Women's attitudes toward menstruation : a quantitative survey and qualitative interview investigation : a thesis presented in partial fulfilment of the requirements for the degree of Master of Arts in Psychology at Massey University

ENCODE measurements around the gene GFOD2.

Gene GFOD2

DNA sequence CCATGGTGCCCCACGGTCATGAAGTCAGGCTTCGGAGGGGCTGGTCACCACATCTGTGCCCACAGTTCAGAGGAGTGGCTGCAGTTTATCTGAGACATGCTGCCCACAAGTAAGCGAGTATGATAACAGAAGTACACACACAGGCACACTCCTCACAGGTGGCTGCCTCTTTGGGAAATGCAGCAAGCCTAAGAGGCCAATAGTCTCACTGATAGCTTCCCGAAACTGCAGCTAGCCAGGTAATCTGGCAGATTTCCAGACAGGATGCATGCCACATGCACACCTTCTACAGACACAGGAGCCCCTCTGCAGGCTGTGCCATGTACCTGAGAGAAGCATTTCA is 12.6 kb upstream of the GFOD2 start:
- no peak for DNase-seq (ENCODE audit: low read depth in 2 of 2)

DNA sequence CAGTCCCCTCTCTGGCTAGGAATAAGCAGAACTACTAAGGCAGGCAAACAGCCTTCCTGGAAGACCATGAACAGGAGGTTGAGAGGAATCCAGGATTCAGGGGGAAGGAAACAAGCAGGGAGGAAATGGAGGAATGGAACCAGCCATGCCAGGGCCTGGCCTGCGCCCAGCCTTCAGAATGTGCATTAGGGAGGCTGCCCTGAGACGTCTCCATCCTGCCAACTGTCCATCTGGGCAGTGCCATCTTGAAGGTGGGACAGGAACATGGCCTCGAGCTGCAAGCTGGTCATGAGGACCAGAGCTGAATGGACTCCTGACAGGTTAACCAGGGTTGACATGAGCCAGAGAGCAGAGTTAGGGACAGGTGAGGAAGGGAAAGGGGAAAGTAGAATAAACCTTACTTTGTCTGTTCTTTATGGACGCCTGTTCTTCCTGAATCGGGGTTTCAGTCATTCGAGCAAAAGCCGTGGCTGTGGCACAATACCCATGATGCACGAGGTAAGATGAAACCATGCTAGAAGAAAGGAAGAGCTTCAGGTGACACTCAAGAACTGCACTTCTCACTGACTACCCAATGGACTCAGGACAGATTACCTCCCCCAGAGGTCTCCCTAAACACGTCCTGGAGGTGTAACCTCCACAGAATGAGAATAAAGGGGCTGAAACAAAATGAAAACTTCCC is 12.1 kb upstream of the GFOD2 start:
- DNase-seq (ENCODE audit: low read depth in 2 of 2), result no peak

Menstruation plays an important role in the psychology of women. There is, however, little information about the nature of women's attitudes toward menstruation. The present study used a quantitative survey followed by a series of qualitative interviews to explore these attitudes in a sample of University women in New Zealand. The Menstrual Attitude Questionnaire (MAO) was used to assess the attitudes and beliefs of 343 women. The psychometric properties of the MAO and its underlying factor structure were examined using a range of factor analytic models. Responses were then used to select a sample of 1O women for interview. Interviews were conducted in order to elaborate upon the attitudes identified by the MAO and to examine in more depth the nature of women's attitudes toward menstruation. Factor analysis of the MAO yielded five orthogonal factors. Results suggested that these university women perceived menstruation as: Marginally causing physical, emotional and intellectual changes, a natural event, an inconvenience and slightly disrupting their usual performance and activities. Subjects accepted the existence of premenstrual tension. Similarly, interviews revealed that attitudes were multidimensional with each subject having an individual configuration of positive, negative and neutral beliefs about menstruation. No consistent pattern among the different beliefs was established. Furthermore, it would appear that attitudes towards menstruation may not be acquired from direct experience but may be learned through social expectations. Directions for future research are indicated, particularly the importance of qualitative research.